However, some companies are now selling products that allow photoemission in air. The light source can be a laser, a discharge tube, or a synchrotron radiation source.

For every element and core atomic orbital there will be a different binding energy. The many electrons created from each of these combinations will show up as spikes in the analyzer output, and these can be used to determine the elemental composition of the sample.

Spacecraft[ edit ] The photoelectric effect will cause spacecraft exposed to sunlight to develop a positive charge.

This can be a major problem, as other parts of the spacecraft are in shadow which will result in the spacecraft developing a negative charge from nearby plasmas.

The imbalance can discharge through delicate electrical components. The charged dust then repels itself and lifts off the surface of the Moon by electrostatic levitation.

This was first photographed by the Surveyor program probes in the s. It is thought that the smallest particles are repelled kilometers from the surface and that the particles move in "fountains" as they charge and discharge. Night vision devices[ edit ] Photons hitting a thin film of alkali metal or semiconductor material such as gallium arsenide in an image intensifier tube cause the ejection of photoelectrons due to the photoelectric effect.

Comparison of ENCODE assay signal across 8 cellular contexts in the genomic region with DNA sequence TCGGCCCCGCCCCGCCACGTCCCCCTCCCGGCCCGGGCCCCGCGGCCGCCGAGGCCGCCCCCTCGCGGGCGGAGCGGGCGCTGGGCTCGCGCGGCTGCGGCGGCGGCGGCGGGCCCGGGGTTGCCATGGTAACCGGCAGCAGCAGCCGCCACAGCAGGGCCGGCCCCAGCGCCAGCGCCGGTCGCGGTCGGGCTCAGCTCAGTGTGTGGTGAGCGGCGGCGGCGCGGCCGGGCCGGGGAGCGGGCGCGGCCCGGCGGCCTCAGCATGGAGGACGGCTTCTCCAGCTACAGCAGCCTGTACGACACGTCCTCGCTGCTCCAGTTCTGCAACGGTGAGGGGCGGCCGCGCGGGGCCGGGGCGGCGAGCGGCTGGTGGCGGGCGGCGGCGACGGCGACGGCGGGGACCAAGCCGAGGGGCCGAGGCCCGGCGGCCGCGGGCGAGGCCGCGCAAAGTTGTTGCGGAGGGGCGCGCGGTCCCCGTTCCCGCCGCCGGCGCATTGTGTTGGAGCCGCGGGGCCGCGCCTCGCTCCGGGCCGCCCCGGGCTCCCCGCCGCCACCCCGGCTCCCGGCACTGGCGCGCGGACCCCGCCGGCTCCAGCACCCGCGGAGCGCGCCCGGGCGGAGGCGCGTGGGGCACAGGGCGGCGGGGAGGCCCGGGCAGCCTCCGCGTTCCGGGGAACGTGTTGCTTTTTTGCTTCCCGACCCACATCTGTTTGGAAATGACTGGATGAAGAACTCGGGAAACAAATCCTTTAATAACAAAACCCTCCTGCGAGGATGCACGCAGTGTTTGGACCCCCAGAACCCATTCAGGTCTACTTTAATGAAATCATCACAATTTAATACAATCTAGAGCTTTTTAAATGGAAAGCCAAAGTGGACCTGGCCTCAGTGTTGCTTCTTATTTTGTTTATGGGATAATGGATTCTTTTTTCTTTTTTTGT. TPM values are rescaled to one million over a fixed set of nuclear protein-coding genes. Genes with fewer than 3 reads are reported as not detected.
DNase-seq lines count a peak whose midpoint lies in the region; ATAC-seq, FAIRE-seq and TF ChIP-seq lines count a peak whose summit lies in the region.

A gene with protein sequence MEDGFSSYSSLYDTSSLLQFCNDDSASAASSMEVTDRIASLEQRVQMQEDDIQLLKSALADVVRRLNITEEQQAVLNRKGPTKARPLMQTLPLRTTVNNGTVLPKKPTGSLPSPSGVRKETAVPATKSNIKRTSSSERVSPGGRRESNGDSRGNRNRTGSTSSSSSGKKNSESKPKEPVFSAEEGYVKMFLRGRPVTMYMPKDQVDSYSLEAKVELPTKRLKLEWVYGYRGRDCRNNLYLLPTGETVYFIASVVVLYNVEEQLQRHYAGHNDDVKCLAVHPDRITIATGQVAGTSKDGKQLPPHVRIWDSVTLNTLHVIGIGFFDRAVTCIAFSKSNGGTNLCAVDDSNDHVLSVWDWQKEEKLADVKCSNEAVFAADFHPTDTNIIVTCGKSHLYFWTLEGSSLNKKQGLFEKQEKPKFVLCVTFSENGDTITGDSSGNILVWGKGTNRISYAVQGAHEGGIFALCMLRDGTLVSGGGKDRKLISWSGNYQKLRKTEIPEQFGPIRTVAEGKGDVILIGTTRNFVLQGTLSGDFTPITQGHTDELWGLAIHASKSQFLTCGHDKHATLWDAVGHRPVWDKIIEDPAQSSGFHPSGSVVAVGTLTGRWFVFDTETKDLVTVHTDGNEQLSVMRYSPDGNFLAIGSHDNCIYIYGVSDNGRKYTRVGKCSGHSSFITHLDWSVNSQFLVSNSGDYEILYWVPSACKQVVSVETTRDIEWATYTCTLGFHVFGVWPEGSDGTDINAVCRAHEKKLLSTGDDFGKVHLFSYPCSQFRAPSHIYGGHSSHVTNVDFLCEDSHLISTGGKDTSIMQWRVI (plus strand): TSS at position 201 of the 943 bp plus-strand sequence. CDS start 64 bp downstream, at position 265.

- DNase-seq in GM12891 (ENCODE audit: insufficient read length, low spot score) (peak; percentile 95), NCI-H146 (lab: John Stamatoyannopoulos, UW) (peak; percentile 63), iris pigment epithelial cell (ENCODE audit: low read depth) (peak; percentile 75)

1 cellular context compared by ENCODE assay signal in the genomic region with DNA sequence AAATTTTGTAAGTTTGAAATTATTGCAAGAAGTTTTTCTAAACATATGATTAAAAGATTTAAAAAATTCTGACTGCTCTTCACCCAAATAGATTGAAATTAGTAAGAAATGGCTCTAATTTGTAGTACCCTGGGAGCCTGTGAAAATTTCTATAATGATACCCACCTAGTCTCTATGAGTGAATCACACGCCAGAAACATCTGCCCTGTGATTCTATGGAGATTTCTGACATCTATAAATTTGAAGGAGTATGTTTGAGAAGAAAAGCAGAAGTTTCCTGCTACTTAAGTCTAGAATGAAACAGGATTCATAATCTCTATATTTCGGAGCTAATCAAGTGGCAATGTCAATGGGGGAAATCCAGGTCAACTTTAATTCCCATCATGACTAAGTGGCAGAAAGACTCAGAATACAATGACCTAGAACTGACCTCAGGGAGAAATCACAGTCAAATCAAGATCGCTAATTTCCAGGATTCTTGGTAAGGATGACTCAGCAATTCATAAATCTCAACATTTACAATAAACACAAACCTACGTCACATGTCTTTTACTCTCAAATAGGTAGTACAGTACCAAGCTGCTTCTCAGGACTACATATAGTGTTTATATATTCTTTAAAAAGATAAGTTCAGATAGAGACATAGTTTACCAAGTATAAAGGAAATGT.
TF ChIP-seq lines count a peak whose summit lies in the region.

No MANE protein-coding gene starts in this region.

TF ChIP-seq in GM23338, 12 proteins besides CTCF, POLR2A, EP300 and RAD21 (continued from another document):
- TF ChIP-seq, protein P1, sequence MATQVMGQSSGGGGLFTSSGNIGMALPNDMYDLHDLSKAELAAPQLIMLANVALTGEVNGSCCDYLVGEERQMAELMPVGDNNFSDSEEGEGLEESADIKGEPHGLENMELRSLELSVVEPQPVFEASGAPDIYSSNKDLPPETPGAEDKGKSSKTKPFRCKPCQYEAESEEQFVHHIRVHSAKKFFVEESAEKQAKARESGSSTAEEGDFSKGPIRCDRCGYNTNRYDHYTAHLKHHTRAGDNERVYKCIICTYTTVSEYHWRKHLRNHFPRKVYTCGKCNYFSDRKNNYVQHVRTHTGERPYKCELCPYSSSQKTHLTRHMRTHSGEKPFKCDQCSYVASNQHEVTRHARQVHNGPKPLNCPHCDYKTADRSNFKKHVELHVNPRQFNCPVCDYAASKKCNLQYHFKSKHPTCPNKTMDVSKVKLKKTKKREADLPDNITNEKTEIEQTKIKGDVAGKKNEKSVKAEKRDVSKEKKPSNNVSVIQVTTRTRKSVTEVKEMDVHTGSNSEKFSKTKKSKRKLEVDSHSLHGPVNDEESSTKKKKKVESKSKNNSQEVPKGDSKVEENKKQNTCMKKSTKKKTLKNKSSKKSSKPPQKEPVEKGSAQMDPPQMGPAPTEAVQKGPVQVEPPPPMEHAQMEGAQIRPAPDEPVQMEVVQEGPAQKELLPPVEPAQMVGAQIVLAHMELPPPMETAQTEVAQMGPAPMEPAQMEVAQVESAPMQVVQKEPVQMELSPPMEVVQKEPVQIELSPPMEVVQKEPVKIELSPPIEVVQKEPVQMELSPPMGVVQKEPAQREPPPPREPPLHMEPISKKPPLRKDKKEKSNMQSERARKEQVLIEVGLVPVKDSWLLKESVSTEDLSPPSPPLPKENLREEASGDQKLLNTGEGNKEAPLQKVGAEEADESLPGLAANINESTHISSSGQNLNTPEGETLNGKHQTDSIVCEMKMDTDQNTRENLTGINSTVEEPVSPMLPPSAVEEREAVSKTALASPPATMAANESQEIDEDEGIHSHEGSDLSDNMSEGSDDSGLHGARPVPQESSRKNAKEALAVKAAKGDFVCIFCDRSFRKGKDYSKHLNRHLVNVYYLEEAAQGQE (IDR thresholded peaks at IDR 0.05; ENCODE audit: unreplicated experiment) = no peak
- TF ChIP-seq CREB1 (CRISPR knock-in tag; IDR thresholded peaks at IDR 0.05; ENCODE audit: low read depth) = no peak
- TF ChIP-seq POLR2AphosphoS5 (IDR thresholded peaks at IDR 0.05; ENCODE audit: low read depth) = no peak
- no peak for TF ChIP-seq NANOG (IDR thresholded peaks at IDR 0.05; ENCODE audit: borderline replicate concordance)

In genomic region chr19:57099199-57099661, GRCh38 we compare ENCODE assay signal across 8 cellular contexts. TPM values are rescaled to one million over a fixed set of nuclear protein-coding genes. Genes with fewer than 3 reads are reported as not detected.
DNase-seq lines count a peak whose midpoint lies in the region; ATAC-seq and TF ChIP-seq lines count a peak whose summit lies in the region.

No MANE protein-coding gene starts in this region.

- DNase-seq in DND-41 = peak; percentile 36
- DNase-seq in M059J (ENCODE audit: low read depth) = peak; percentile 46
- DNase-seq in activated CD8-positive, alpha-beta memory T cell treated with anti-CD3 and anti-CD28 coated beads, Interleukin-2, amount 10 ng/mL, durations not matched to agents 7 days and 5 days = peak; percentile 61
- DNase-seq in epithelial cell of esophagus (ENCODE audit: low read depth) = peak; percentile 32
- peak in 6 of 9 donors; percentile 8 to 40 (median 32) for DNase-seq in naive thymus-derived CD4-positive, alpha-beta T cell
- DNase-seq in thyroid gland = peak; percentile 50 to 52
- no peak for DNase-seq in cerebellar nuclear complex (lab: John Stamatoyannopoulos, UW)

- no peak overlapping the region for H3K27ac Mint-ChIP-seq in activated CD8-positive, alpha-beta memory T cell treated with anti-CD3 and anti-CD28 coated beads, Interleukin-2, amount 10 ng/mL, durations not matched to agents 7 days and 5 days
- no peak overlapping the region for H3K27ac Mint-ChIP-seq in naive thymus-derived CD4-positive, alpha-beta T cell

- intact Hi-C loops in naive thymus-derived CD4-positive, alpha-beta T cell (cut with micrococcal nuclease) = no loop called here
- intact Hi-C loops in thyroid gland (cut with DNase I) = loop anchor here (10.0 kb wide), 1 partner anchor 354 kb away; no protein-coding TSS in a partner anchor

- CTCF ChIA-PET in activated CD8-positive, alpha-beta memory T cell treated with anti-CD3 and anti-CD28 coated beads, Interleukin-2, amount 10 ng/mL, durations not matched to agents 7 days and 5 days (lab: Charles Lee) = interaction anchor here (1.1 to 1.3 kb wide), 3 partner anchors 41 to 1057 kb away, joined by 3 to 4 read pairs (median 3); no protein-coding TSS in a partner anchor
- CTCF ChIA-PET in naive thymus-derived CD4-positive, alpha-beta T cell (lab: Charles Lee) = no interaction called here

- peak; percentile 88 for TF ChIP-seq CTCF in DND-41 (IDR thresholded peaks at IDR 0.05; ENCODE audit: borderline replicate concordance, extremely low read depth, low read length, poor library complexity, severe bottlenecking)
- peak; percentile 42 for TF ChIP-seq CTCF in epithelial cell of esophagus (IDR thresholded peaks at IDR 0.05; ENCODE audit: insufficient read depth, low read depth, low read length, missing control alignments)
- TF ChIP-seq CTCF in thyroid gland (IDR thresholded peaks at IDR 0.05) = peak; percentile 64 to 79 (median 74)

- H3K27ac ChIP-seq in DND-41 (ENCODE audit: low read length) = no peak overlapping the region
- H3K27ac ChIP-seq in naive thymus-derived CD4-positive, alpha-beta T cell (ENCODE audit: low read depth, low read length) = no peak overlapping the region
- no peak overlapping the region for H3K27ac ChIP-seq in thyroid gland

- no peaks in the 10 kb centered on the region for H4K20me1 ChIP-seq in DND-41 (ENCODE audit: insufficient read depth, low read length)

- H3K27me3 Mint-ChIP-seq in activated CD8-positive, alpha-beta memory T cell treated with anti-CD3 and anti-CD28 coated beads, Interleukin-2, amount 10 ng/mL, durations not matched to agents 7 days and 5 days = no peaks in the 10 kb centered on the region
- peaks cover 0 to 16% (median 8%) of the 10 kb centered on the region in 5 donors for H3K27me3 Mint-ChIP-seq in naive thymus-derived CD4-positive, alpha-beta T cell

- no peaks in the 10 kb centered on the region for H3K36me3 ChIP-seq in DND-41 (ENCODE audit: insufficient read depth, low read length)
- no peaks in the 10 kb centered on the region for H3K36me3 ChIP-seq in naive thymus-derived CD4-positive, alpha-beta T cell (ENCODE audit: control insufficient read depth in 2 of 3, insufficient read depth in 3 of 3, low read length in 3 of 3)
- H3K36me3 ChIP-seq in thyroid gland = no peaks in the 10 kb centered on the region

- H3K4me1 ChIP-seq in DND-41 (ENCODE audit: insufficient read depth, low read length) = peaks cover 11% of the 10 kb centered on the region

These are accelerated by an electrostatic field where they strike a phosphor coated screen, converting the electrons back into photons. Intensification of the signal is achieved either through acceleration of the electrons or by increasing the number of electrons through secondary emissions, such as with a micro-channel plate. Sometimes a combination of both methods is used.

Additional kinetic energy is required to move an electron out of the conduction band and into the vacuum level. This is known as the electron affinity of the photocathode and is another barrier to photoemission other than the forbidden band, explained by the band gap model. Some materials such as Gallium Arsenide have an effective electron affinity that is below the level of the conduction band.

In these materials, electrons that move to the conduction band are all of the sufficient energy to be emitted from the material and as such, the film that absorbs photons can be quite thick. These materials are known as negative electron affinity materials. Cross section[ edit ] The photoelectric effect is an interaction mechanism between photons and atoms.

Above twice this 1. Indeed, even if the photoelectric effect is the favoured reaction for a particular single-photon bound-electron interaction, the result is also subject to statistical processes and is not guaranteed, even if the photon has certainly disappeared and a bound electron has been excited usually K or L shell electrons at gamma ray energies.


Efeitos Fotoeletrico e Compton Imagem Raios X



Efeito fotoelétrico



Efeito Fotoelétrico


Related Articles